It's the Lease You Can Do: Why Small Business Owners need to Loan Attention to Rent

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There are so many components that go into the management of a small business, each one of them vitally important in their own ways. However, one of the most important by far is the physical location of a small business (assuming that it has one). Where your business is actually located can make a big difference on what kind of foot traffic it will get, what times will be the most busy and who will be passing by. Another big potential impact is the rent that you are paying and the agreements that you have signed into the lease. Here’s what small business owners need to consider before they sign a lease for a brick and mortar location.

Don’t put the cart before the horse. If you aren’t ready to get started doing business out of your location, don’t sign a lease. Often, small business owners will find a location that they fall in love with, but don’t have inventory or any clientele, yet sign a lease anyway fearing that they will miss out on their dream location. This can be very, very dangerous as it means that you will be paying for the space with no way of generating revenues out of it until you catch up with the other components of your business. A location does not a business make; you need to have all the parts in place before you take on liabilities.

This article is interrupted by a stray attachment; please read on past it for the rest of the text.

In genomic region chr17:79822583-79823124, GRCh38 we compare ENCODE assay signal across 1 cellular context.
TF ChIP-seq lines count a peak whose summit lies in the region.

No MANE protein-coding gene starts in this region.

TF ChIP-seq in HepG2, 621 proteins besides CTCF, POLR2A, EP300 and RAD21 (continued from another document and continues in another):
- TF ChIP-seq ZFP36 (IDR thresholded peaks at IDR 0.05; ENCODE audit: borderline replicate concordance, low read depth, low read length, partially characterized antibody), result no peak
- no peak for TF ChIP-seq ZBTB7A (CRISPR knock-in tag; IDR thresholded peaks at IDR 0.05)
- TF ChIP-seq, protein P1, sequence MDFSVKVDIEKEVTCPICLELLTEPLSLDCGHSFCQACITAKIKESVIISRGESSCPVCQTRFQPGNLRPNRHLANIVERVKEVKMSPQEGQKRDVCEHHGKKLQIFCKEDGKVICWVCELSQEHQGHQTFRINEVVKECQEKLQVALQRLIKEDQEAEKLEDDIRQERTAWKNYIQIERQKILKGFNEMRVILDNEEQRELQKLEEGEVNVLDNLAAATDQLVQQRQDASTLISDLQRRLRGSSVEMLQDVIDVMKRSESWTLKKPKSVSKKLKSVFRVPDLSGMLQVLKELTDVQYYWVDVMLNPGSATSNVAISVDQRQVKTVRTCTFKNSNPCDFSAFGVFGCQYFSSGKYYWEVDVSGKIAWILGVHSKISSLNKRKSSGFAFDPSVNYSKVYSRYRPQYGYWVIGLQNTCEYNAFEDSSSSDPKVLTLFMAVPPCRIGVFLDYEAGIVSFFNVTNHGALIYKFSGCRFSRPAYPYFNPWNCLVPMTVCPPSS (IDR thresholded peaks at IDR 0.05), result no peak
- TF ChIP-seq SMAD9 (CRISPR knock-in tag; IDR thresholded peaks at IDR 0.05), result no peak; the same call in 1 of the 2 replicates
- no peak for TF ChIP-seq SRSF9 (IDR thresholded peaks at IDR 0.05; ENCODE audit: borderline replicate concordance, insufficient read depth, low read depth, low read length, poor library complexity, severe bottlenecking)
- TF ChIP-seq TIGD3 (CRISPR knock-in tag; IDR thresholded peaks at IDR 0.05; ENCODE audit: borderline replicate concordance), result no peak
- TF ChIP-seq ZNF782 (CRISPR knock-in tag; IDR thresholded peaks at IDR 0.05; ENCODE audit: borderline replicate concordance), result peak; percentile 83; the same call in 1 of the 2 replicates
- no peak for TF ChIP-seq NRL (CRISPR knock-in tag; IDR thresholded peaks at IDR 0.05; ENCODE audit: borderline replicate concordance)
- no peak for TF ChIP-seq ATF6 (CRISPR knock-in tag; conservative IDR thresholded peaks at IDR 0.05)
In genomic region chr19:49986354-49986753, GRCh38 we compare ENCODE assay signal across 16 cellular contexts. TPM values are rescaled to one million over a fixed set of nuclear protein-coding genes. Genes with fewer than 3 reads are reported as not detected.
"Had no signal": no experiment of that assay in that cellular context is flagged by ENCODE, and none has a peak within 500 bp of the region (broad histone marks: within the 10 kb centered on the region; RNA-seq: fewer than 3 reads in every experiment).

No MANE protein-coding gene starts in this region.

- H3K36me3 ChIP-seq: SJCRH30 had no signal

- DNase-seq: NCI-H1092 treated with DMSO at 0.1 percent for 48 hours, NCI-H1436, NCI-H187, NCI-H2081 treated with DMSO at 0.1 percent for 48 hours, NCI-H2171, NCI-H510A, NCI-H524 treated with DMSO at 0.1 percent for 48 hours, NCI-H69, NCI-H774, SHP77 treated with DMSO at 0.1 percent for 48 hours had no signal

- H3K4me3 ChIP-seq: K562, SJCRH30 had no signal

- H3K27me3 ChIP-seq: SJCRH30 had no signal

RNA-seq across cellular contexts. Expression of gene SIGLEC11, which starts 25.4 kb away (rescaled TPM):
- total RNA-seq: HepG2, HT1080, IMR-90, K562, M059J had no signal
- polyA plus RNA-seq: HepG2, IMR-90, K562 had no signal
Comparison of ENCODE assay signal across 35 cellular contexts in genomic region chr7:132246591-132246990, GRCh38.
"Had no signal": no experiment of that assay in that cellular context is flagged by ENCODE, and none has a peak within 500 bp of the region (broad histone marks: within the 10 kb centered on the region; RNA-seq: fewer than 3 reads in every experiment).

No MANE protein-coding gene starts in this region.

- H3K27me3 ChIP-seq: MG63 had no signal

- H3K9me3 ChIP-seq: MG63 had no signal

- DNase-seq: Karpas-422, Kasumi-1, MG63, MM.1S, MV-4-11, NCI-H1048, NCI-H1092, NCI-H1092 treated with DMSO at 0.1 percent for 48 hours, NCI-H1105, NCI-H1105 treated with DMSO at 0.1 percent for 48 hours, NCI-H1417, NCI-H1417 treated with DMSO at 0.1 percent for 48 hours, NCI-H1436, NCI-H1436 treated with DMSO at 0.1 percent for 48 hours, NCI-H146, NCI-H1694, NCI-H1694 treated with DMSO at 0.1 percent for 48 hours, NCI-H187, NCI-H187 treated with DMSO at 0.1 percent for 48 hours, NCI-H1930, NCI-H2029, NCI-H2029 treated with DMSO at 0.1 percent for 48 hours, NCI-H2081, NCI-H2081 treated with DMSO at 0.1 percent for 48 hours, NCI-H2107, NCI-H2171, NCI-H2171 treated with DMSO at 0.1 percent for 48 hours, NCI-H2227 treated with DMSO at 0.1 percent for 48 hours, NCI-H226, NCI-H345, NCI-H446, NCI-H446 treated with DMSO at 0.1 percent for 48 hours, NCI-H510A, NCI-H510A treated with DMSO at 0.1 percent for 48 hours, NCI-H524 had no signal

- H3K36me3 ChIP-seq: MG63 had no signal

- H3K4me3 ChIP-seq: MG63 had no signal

Read the fine print, and be prepared to negotiate if necessary. A great article from the Bellingham Herald serves as a warning for small business owners of what can befall them if they neglect to fully understand the terms of their lease agreements. The article covers the unfortunate cases of business owners who had the proverbial rugs pulled out from under them, in one case being forced out of a space that had been improved at the business owner’s expense, in another case being hit with fees that they didn’t see coming. The overarching point of the article is that small business owners cannot afford to simply assume that the terms of their agreements are favorable, they must be their own advocates and potentially consult council to ensure that they will not be left holding a bill or looking for an area to start over out of.

Don’t be afraid to ask for additional agreements that are specific to your business. Don’t ever assume that things will simply work themselves out. If your business has additional considerations that go beyond the rent agreement, make your voice heard. It’s important that both tenants and landlords understand what’s going on with each other, special considerations that need to be made and the like. Business is business, and there is no place for ambiguity where your livelihood is concerned.

 

Photo Credit to ^ Missi ^ On Flickr

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